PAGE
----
Jennifer Lewis wins Democratic Party nomination in Sixth District
Lewis, a mental-health worker and community activist, will face Ben Cline, a member of the House of Delegates since 2002, who won the Republican nomination in a party convention last month, in the November general election.
Voter turnout in the Sixth, which stretches from Strasburg past Roanoke and over into Lynchburg and Amherst east of the Blue Ridge, was light, light, light, with just over 15,300 votes reported as of 9:30 p.m. Tuesday night.
For comparison, the five-candidate race for the Democratic Party nomination in the 10th District drew more than 54,000 voters, and before you tell me, but that’s a Northern Virginia district, the 10th is currently held by a Republican, and congressional districts are apportioned to be roughly the same size, in terms of numbers of voters.
So … yeah, uphill battle for Lewis, but she’s jumped the first hurdle. The seat is technically an open seat, with the retirement of Bob Goodlatte, a Republican who has held the seat since 1993.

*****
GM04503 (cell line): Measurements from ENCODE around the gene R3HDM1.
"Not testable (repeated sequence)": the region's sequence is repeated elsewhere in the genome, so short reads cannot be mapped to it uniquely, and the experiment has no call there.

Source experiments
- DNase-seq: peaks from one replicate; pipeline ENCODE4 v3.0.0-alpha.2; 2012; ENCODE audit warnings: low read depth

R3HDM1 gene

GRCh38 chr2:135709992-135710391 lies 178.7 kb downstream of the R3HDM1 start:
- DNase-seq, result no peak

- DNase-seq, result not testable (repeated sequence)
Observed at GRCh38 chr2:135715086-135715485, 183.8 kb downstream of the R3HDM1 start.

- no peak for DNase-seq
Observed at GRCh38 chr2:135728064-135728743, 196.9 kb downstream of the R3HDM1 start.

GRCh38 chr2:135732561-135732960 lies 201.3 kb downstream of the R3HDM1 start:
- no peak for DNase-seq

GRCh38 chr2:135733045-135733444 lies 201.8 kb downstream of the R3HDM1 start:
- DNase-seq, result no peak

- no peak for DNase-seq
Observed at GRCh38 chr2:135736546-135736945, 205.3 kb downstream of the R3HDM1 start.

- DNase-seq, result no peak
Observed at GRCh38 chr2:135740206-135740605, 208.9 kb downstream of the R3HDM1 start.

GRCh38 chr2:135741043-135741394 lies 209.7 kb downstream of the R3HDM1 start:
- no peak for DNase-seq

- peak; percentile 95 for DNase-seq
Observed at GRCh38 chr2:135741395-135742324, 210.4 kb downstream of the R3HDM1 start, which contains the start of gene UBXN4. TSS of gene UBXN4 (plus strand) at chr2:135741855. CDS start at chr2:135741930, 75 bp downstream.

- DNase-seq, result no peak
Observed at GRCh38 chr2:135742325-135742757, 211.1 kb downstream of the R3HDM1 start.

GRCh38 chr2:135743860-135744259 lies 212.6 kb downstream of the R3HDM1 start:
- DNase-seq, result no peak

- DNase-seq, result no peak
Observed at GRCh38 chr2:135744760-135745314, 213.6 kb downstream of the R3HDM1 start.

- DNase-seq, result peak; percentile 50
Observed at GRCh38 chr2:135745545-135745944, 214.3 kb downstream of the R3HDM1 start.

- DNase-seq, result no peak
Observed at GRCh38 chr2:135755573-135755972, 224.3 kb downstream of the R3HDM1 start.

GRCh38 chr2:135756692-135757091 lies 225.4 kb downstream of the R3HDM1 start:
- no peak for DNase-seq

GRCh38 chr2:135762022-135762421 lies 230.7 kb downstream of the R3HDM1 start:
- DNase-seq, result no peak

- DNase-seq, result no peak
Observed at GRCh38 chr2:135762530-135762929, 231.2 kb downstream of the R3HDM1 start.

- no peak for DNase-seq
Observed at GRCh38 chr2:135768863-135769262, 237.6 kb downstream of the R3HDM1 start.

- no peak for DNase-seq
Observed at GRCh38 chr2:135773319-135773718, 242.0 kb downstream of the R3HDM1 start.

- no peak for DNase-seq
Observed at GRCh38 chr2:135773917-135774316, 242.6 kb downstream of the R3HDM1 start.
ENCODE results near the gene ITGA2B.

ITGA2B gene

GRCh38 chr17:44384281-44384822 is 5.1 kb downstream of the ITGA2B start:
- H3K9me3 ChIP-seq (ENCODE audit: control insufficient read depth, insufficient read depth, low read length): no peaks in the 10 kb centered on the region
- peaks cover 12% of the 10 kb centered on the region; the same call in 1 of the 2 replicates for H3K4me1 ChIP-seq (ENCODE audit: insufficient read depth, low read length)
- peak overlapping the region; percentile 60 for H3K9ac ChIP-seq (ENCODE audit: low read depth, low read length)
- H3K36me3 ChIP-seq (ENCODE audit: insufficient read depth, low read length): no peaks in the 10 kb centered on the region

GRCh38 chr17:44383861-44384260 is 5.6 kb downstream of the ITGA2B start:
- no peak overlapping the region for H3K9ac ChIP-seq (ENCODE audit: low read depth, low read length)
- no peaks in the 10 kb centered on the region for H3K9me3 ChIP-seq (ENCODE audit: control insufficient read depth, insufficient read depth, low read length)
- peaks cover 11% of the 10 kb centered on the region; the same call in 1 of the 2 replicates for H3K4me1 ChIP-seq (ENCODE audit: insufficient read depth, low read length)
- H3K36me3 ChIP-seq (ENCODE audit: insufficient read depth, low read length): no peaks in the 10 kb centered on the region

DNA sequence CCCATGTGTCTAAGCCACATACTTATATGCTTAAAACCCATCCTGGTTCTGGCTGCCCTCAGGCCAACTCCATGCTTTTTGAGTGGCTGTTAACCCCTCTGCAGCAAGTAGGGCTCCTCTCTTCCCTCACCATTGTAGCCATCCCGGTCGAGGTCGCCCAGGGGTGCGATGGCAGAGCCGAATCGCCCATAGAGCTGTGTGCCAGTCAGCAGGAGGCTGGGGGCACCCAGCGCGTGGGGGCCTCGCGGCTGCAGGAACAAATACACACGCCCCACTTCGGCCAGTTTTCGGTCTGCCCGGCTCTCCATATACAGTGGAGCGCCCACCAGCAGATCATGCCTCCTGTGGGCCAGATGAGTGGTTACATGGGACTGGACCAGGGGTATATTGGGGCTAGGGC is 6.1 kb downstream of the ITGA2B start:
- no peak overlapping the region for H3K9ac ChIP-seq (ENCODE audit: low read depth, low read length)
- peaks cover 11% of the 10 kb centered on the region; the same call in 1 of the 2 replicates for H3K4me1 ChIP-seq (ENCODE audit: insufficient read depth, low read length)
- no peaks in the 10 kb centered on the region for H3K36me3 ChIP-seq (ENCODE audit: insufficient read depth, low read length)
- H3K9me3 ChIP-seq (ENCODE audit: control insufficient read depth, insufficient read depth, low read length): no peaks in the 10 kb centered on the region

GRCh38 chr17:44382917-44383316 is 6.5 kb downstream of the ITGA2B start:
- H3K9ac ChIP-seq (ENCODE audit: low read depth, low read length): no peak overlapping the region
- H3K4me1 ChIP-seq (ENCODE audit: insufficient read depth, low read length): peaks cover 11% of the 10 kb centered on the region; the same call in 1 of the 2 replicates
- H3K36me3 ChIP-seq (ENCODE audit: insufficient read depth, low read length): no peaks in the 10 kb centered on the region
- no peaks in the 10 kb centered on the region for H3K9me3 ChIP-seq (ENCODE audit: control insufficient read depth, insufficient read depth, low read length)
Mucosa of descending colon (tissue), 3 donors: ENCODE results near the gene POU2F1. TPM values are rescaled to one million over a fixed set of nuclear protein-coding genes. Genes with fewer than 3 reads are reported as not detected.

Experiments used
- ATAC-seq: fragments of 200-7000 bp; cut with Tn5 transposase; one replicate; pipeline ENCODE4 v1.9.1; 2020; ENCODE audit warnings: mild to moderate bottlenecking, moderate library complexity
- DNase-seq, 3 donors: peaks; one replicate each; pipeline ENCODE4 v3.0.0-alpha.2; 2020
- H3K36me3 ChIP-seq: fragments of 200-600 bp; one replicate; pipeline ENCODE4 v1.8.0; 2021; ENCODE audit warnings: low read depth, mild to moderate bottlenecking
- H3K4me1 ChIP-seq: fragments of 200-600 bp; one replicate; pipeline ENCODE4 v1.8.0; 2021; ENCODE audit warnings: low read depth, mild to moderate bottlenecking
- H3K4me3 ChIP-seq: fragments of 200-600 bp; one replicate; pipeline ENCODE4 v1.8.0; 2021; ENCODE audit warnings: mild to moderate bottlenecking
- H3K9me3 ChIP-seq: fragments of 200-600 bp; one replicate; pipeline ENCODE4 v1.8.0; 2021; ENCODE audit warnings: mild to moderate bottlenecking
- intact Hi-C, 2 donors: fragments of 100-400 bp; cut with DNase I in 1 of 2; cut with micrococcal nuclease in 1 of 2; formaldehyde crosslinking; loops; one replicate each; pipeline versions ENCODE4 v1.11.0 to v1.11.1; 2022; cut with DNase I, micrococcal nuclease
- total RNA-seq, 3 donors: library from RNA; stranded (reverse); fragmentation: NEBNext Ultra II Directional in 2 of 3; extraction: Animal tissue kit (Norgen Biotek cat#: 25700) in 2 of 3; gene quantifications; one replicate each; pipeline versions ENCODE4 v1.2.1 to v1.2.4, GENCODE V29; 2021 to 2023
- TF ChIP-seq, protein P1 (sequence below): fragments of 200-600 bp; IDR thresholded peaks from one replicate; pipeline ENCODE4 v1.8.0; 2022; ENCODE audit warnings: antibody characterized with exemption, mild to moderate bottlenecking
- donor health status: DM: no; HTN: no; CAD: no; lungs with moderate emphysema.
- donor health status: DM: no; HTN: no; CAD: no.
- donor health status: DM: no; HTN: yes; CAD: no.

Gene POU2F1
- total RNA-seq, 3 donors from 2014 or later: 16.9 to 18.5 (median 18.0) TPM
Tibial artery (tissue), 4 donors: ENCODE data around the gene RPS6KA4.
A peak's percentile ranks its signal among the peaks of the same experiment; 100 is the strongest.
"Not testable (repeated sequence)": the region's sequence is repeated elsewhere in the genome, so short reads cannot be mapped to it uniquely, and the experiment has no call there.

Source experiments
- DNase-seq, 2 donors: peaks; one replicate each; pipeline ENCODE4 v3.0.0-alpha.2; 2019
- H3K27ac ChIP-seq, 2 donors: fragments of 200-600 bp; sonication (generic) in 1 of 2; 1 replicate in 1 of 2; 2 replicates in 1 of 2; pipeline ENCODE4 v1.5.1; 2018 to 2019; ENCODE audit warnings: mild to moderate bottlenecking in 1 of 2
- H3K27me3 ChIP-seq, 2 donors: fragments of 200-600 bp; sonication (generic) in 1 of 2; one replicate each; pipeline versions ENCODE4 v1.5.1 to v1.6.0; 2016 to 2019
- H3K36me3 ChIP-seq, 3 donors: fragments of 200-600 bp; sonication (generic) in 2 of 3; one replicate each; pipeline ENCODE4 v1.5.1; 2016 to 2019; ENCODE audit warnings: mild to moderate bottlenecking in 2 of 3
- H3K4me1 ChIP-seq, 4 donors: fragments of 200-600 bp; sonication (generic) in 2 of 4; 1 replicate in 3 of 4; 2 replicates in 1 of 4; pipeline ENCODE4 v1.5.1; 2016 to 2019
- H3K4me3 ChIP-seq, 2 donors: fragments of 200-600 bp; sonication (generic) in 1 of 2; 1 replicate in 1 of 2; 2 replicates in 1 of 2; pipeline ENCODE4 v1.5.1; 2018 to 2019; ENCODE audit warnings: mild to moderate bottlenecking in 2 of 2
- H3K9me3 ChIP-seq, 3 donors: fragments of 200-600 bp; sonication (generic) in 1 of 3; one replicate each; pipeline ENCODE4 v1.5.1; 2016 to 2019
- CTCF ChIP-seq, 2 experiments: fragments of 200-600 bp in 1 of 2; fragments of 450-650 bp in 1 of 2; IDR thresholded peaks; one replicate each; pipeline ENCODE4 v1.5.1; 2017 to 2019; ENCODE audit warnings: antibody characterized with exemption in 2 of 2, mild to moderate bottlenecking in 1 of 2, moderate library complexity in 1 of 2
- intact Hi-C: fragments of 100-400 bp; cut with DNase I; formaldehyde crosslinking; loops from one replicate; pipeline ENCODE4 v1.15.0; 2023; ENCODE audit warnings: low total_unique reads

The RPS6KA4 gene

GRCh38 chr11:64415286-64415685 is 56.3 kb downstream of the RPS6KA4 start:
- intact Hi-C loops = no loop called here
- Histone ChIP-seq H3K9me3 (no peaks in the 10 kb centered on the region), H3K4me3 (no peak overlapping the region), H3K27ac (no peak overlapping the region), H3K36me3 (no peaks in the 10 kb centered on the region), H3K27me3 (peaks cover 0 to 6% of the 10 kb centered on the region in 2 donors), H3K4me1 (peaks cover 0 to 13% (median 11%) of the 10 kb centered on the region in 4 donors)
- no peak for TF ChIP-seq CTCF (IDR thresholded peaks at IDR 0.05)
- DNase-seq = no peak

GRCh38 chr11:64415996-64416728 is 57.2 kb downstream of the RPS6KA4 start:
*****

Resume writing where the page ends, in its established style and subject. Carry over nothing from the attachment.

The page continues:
Cline is a Goodlatte protégé, a former congressional staffer who has represented a seat that includes a portion of Augusta County in the House of Delegates since winning a special election in 2002.
Cline, nominally a moderate conservative back-bencher known in Richmond mainly for not making waves, did his best to run to the right en route to securing the GOP nomination, going out of his way to tout his support for President Trump, among other things.
Lewis, for her part, has made a push for universal healthcare, through her support for Minnesota Congressman Keith Ellison’s Medicare for All Act, a centerpiece of her campaign.
Which is admirable, but how it will play in the safe, safe, safe Republican Sixth, is not even much a question.